Yet if the Port could find money to fortify Calatrava's design, why could it not execute plans for the new St. Nicholas Greek Orthodox church on the other end of the site? On the one hand, this underscores the Port's arguments, that the decision to terminate the church's plan was not one of economics but logistics, that the church was being too demanding and it could not be reasonably accommodated.

But this latest announement also underscores a storyline delivered both by the church and government officials who discussed the matter with The Observer for a feature last week (http://www.observer.com/2011/real-estate/other-controversy-ground-zero-church-vs-state-over-tiny-site). Not long after the Port made its initial deal with the church, Lehman Brothers collapsed, the world changed, and $60 million began to look like a lot of money to an public authority whose finances were suddenly a little less certain.

Even if money remains a non-issue with the church--as the Port told to The Observer after the Calatrava announcement--the fact that the transit hub continues to be a source of ballooning budgets and uncertainty serves as a reminder of just how complicated and uncontrollable ground zero can be.

There are still plenty of pieces, such as the completion of Silverstein's two towers, the Performing Arts Center and the Deutsch Bank site that remain an open question. Adding yet another volatile piece to that mix, as the church very well would have, could have only made keeping things moving at the major projects like the memorial and One World Trade even more difficult than the hardest job in the city already is. Indeed, it remains to be seen how many more hiccups there could still be.

BPC
March 2nd, 2011, 04:11 PM
This article sheds light on nothing. It's always more economic simply to steal something from one's neighbor (in this case, the Church's plot of land) rather than to pay for it. The question is whether it is legal.

lofter1
March 2nd, 2011, 05:40 PM
Not necessarily better economics to steal if one gets caught and is held accountable. The cost of that can be quite high.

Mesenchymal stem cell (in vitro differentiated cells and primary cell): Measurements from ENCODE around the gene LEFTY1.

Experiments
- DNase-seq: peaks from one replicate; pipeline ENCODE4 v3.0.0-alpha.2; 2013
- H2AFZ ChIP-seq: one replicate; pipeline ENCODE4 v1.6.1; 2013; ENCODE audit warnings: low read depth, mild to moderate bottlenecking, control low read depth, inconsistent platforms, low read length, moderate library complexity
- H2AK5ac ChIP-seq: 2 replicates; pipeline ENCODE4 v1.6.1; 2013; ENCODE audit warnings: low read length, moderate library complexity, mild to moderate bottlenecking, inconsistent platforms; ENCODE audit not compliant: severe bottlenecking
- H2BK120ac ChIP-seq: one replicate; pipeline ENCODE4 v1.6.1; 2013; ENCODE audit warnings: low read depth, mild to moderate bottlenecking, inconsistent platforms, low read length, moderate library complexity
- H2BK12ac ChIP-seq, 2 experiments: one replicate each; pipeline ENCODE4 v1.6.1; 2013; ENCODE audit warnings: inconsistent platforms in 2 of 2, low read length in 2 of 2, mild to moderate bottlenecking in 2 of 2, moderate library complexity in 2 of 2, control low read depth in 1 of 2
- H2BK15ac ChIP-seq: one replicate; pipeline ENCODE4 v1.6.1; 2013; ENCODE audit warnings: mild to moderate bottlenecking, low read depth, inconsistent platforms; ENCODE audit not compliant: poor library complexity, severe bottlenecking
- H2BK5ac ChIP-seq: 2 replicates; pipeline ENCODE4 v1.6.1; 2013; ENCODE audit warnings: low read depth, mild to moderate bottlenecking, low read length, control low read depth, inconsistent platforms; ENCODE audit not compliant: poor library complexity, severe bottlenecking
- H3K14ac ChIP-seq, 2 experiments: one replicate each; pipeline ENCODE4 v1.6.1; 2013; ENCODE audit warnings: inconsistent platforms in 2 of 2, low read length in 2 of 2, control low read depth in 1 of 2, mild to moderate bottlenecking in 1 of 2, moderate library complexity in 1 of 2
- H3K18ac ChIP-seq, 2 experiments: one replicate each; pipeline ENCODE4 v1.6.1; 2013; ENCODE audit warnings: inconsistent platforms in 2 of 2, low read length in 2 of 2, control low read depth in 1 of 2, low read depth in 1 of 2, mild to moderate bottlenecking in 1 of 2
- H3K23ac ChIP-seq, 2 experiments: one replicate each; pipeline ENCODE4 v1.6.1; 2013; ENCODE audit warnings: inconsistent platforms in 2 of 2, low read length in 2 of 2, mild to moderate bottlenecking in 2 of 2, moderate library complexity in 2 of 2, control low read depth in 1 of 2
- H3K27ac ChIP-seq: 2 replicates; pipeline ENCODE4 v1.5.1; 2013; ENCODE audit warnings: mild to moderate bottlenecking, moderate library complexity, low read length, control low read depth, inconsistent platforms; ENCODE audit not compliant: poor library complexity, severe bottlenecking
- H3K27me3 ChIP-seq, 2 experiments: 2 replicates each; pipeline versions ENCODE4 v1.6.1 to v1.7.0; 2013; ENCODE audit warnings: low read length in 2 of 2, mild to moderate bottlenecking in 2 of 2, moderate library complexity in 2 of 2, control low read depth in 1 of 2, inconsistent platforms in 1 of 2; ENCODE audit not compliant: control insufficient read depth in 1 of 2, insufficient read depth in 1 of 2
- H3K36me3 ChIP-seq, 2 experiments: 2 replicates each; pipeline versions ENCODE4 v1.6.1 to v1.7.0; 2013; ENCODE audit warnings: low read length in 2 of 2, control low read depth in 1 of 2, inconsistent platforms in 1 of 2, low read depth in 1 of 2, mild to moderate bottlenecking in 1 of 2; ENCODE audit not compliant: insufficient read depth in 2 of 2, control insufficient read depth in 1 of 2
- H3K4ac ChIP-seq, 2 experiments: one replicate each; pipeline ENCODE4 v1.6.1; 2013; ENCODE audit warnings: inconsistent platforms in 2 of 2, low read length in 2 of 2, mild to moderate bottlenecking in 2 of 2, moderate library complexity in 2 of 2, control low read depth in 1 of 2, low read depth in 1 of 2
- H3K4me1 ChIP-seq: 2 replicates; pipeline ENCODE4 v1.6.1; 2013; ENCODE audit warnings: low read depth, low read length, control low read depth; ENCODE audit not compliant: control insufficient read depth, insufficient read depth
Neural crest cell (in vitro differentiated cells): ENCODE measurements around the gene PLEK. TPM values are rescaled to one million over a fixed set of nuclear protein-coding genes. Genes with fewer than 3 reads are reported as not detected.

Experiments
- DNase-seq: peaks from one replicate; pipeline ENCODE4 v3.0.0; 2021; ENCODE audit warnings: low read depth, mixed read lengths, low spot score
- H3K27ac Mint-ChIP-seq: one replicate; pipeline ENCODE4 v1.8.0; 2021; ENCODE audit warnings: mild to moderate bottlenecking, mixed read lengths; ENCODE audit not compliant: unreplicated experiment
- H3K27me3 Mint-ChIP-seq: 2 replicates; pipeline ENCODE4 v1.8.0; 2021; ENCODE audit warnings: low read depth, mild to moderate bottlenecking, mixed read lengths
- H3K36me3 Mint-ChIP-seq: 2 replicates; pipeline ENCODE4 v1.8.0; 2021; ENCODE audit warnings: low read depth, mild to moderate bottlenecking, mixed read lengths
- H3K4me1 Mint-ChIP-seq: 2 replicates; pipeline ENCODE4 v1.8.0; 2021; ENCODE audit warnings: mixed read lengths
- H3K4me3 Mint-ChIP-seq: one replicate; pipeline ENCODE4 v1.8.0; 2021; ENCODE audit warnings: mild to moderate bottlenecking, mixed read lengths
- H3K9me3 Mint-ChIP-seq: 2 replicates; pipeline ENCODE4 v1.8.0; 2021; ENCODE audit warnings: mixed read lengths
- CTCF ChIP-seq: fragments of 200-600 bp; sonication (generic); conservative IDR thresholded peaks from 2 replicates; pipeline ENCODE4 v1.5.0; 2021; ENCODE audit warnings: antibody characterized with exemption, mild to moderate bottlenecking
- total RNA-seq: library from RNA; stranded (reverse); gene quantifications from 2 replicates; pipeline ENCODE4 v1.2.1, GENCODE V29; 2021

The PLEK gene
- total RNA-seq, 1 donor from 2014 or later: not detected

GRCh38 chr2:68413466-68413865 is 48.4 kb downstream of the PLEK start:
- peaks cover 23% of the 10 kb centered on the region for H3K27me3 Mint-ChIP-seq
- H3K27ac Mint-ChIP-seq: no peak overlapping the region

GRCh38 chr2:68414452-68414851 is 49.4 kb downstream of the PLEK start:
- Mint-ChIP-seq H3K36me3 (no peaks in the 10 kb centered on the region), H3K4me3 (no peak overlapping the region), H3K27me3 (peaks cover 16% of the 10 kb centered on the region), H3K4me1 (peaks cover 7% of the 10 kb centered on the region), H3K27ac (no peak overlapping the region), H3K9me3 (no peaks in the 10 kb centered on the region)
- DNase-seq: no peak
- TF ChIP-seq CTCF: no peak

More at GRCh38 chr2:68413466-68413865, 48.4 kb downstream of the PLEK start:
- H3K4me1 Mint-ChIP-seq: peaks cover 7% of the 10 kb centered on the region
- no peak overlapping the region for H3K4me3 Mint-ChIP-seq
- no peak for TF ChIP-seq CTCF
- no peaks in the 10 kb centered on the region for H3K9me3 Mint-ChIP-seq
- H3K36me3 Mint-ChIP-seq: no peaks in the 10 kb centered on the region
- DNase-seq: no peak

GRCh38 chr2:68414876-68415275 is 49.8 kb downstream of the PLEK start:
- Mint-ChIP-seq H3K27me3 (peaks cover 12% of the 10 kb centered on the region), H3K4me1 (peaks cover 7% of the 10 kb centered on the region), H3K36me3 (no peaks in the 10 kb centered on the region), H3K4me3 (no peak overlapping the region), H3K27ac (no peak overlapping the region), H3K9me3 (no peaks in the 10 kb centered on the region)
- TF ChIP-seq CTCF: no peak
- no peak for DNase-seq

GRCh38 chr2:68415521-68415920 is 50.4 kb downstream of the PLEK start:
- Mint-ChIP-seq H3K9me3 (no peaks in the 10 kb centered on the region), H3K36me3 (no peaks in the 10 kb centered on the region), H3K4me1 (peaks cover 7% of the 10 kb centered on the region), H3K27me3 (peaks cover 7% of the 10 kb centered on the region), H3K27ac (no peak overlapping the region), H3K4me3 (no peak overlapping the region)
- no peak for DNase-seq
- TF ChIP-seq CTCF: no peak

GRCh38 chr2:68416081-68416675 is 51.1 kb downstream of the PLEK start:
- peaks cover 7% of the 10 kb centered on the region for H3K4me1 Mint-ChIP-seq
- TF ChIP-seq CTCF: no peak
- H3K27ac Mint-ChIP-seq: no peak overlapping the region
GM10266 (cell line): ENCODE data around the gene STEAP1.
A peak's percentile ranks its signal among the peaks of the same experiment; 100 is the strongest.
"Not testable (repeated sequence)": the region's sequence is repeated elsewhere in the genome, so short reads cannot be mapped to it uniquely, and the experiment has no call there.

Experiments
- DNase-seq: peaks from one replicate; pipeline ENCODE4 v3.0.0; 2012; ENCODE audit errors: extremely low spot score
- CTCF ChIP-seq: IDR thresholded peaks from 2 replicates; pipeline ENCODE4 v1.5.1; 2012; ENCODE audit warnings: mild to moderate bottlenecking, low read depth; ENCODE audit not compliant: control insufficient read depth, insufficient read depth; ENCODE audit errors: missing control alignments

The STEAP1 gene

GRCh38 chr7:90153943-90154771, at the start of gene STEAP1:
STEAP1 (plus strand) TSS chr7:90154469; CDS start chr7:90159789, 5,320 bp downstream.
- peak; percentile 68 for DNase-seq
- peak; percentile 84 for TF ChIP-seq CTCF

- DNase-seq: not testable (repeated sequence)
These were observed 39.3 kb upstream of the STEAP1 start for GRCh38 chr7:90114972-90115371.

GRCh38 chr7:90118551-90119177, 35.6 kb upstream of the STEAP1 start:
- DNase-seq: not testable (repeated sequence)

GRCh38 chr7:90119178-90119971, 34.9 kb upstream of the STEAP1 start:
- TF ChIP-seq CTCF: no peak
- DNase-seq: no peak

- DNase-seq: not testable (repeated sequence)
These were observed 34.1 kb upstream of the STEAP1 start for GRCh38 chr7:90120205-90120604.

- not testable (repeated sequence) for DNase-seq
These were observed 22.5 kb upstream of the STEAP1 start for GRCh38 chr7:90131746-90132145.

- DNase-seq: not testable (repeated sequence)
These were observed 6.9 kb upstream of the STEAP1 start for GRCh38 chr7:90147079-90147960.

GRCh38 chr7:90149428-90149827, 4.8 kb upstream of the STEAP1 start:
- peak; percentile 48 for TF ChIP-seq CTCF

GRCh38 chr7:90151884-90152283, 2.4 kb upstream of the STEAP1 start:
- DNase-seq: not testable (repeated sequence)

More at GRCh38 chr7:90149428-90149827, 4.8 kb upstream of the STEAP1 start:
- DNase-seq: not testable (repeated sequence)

The question as to whether any theft occurred here is still unanswered, as we do not know the actual specifics of the dealings between the PA & St. Nick's.

lofter1
March 8th, 2011, 10:55 PM
St. Nick's in context ...

Thanks to


... 1981 ...


Aerial view of the Twin Tower of the World Trade Center, July 1981 ...

http://farm6.static.flickr.com/5178/5455127230_9500eba05c_b.jpg

Aerial view of Lower Manhattan looking south from Hudson River, April 1981 ...

http://farm6.static.flickr.com/5016/5454478377_a90e14d7a1_b.jpg

BiggieSmalls
March 8th, 2011, 11:33 PM
the remnants of westway stand out.

it's amazing 90 West st didnt sustain critical damage.

Music Man
March 9th, 2011, 08:43 PM
Aerial view of the Twin Tower of the World Trade Center, July 1981 ...

http://farm6.static.flickr.com/5178/5455127230_9500eba05c_b.jpg



I'm curious about that little trio of row buildings on the west side of the church. Seems they got demo'd some time in the mid 80's. It looks like there was another church in one of them.

http://www.brianrose.com/wtc/wtc06a-35.jpg
In this photo from Brian Rose's WTC gallery (http://www.brianrose.com/wtc/wtc35.htm#) of the old highway looking north, you can see a sign on the western-most building for St. Joseph's Roman Catholic Church.

lofter1
March 9th, 2011, 11:47 PM
That RC Church is referenced HERE at CityNoise (http://citynoise.org/article/3416):



12459

i started work at 130 cedar street in june of 1960. right out of high school. the elevator had an old new yorker as its operator. he was 85 and still working the lifts. he was born in manhattan in 1875. he told me many stories about the waterfront. i watched them tear down the old city and put up a new city. things change. this next picture (above) is of the old Saint Joseph's Church on cedar street and west street. see the old west side highway.

Using NYCityMap (http://gis.nyc.gov/doitt/nycitymap/), here are aerial views of that block at Cedar + West over the last 90+ years [Map LINK (http://gis.nyc.gov/doitt/nycitymap/?z=10&p=980360,198089&c=GIS2008&s=a:155,CEDAR+STREET,MANHATTAN)] ...

1924:

12460

1996:

12463

2008:

12461

According to The Financial District's lost neighborhood: 1900-1970 (http://books.google.com/books?id=X_YD8BakWYUC&lpg=PA8&ots=QsQRd7KYrp&dq=%22St.%20joseph%22%20church%20%22cedar%20Street %22%20%22new%20york%22&pg=PA73#v=onepage&q=%22St.%20joseph's%22%20&f=false), By Barbara Rizek, Martin Rizek, Joanne Medvecky (Page 73) this was St. Joseph's Maronite Church and served the Syrian community. St. Joseph's first home was at 83 Washington Street (http://books.google.com/books?id=Mdn-au-AG94C&lpg=PA272&ots=AbFLLyBFNb&dq=%22St.%20joseph's%20maronite%22%20%22washington %20Street%22%20%22new%20york%22&pg=PA272#v=onepage&q=%22St.%20joseph's%20maronite%22%20%22washington% 20Street%22%20%22new%20york%22&f=false) when it was founded (http://query.nytimes.com/gst/abstract.html?res=F10715F9395913738DDDAE0894D0405B 8985F0D3).